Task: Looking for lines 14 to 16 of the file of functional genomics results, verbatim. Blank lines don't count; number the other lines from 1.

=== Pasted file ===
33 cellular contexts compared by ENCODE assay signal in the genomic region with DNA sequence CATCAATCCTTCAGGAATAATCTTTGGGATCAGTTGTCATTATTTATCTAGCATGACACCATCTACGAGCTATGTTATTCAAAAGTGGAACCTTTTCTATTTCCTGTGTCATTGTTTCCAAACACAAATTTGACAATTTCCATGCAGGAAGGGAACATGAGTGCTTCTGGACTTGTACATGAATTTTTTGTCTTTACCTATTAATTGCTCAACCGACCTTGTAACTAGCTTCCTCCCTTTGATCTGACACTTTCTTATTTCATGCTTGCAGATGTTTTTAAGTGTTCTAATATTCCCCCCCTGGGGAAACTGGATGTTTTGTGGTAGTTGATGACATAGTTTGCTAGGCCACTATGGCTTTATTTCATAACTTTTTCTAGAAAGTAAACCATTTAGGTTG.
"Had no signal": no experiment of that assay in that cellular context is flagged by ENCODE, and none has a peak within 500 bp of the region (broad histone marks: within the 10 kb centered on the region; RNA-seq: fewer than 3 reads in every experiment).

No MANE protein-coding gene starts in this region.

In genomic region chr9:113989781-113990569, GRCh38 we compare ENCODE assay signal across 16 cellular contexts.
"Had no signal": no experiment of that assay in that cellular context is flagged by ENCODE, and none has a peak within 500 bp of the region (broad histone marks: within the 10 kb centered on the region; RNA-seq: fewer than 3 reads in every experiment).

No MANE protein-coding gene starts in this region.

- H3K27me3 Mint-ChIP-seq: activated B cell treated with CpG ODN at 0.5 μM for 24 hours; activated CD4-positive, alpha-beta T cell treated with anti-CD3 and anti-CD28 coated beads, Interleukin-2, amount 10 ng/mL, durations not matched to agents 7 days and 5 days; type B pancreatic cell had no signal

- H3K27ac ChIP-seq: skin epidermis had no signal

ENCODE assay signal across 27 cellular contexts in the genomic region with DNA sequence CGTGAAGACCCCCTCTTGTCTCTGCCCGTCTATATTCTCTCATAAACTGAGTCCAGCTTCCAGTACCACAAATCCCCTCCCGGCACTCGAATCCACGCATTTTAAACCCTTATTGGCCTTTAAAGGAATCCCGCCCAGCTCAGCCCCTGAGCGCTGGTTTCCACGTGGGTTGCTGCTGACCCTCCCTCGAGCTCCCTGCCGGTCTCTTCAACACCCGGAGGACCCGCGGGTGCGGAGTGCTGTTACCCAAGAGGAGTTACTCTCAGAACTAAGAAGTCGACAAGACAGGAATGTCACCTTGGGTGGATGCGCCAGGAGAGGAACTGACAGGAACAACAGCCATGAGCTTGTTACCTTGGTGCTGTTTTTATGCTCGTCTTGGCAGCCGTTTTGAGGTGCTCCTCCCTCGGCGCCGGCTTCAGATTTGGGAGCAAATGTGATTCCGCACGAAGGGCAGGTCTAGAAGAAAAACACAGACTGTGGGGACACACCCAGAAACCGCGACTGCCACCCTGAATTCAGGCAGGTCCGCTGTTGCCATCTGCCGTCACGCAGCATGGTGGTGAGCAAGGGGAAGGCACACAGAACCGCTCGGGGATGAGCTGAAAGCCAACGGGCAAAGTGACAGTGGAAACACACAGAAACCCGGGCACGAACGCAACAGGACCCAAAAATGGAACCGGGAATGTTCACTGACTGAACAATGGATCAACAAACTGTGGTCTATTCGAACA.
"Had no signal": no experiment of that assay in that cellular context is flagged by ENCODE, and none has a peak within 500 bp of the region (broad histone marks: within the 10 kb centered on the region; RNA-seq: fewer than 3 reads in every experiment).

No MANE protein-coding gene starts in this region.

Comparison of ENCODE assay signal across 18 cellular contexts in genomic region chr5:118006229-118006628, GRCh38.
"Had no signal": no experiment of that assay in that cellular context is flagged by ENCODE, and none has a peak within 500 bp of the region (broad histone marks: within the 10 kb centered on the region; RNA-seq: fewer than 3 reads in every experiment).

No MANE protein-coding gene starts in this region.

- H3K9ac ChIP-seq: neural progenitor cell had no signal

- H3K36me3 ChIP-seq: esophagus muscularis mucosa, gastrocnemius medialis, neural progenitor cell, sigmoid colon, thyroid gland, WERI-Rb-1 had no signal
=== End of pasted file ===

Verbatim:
No MANE protein-coding gene starts in this region.

- H3K9ac ChIP-seq: neural progenitor cell had no signal

- H3K36me3 ChIP-seq: esophagus muscularis mucosa, gastrocnemius medialis, neural progenitor cell, sigmoid colon, thyroid gland, WERI-Rb-1 had no signal